Staunton, March 22 – In 1931, the US government charged mobster Al Capone for tax evasion, far from the most heinous of his crimes but one for which it could most easily get a conviction in court. That indirect judgment had the effect of ending Capone’s rule of the Chicago underworld.
Now, almost a century later, something analogous appears to be happening with Vladimir Putin who may find himself more isolated for his organization of a state system of doping by Russian athletes than he has been for his other, more serious crimes, including political murders and the invasions of Georgia and Ukraine.
This possibility is suggested by the confluence of two events this week. In the first, British Foreign Minister Boris Johnson said he agreed with that “Putin will use the World Cup 2018 just as Hitler used the 1936 Olympics” in Berlin (mk.ru/politics/2018/03/21/zakharova-otvetila-dzhonsonu-za-sravnenie-chm2018-s-olimpiadoy1936.html).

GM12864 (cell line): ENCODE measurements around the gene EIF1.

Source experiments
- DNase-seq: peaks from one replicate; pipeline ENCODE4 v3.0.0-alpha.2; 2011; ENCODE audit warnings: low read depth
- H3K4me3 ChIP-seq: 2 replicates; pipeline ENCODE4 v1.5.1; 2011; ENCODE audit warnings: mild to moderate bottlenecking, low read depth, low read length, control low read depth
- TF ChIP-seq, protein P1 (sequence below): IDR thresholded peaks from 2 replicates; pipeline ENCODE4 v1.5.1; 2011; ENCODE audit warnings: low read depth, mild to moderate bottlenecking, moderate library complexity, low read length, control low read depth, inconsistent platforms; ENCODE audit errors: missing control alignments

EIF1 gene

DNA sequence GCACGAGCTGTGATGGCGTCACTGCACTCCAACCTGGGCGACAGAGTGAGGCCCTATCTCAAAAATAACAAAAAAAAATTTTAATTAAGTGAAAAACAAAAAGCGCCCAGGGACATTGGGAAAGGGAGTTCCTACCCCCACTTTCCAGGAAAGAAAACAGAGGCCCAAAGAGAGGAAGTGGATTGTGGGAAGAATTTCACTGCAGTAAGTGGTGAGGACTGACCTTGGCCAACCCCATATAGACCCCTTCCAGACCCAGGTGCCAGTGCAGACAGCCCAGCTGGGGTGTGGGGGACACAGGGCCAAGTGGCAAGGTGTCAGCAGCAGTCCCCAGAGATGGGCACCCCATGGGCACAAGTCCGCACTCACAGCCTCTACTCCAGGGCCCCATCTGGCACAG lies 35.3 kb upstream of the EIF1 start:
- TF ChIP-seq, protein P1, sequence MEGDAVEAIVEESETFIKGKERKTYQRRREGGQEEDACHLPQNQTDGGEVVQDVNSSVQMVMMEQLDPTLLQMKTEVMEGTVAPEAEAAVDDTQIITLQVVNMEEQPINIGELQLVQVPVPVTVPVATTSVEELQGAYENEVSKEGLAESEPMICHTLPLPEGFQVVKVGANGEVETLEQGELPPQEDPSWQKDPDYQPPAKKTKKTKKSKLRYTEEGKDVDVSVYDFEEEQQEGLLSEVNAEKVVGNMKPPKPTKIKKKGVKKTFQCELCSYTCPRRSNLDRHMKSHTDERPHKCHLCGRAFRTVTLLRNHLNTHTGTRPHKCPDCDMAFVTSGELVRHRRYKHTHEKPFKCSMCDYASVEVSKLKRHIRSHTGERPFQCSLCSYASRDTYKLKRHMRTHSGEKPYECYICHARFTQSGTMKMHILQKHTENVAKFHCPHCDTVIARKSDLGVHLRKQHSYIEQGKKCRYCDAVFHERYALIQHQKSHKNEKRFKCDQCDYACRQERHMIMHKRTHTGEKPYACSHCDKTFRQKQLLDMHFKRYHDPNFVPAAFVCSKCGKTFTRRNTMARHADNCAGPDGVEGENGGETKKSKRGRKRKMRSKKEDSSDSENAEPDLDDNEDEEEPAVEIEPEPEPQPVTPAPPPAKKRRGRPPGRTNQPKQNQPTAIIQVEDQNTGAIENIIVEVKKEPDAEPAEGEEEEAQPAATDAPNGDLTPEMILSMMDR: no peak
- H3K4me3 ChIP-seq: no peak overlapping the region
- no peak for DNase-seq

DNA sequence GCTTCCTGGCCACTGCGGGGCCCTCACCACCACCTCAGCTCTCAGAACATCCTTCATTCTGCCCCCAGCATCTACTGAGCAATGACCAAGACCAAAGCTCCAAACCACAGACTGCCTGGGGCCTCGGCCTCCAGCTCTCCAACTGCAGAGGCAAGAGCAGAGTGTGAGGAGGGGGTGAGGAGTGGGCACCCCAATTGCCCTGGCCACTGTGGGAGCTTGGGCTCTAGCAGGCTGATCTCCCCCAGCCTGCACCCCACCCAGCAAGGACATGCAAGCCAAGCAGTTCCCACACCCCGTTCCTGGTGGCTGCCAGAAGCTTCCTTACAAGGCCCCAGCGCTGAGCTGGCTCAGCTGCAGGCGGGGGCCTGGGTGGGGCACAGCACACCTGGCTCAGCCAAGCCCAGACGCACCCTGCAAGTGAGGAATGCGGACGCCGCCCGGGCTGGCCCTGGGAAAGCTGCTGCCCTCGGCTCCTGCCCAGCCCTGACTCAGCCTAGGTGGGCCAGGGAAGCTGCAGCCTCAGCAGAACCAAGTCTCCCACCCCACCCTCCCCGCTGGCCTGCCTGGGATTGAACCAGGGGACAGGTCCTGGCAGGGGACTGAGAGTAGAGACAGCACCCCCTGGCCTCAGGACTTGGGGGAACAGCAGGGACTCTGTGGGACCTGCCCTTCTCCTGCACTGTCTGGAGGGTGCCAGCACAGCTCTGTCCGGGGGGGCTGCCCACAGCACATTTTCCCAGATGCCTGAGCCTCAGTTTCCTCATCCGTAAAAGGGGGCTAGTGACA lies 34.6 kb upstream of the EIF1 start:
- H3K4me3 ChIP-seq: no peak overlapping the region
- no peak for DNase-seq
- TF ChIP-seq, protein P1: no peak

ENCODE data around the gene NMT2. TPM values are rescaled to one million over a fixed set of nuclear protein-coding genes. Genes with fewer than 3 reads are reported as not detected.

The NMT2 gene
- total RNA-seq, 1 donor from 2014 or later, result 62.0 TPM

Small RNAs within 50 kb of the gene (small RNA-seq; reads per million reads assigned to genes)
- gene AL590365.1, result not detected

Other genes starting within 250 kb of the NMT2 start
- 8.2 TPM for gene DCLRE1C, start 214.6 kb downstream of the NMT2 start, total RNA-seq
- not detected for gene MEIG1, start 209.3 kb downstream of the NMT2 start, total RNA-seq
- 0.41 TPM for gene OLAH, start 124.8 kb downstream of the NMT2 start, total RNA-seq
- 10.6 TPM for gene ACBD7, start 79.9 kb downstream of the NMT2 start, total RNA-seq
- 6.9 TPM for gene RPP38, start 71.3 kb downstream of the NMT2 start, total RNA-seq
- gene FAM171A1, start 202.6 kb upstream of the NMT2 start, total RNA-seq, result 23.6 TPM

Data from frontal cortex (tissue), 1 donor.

And in the second, officials at the World Anti-Doping Agency said that they were taking additional steps to deprive Russia of the right to host future competitions, although the officials indicated that they will not seek to take away any events, including this year’s World Cup, that Moscow has already been awarded (lenta.ru/news/2018/03/21/wada_rus/).
That would seem to limit the appropriateness of the Al Capone analogy to Putin, but there is reason to think that is not the case because the doping scandal coming on top of the Kremlin’s efforts to kill its opponents in Russia and abroad and its invasion of neighboring countries is leading ever more governments to think about various forms of boycotting the World Cup.
Britain, Denmark, Spain, Poland, Ukraine and Sweden are actively considering boycotts at least by officials; and even the governments in Italy, Spain, France and Germany have been discussing that possibility, although few think they will follow through (rusmonitor.com/budut-li-evropejjskie-strany-budut-bojjkotirovat-chm-2018-v-rossii-i-esli-budut-to-kakie.html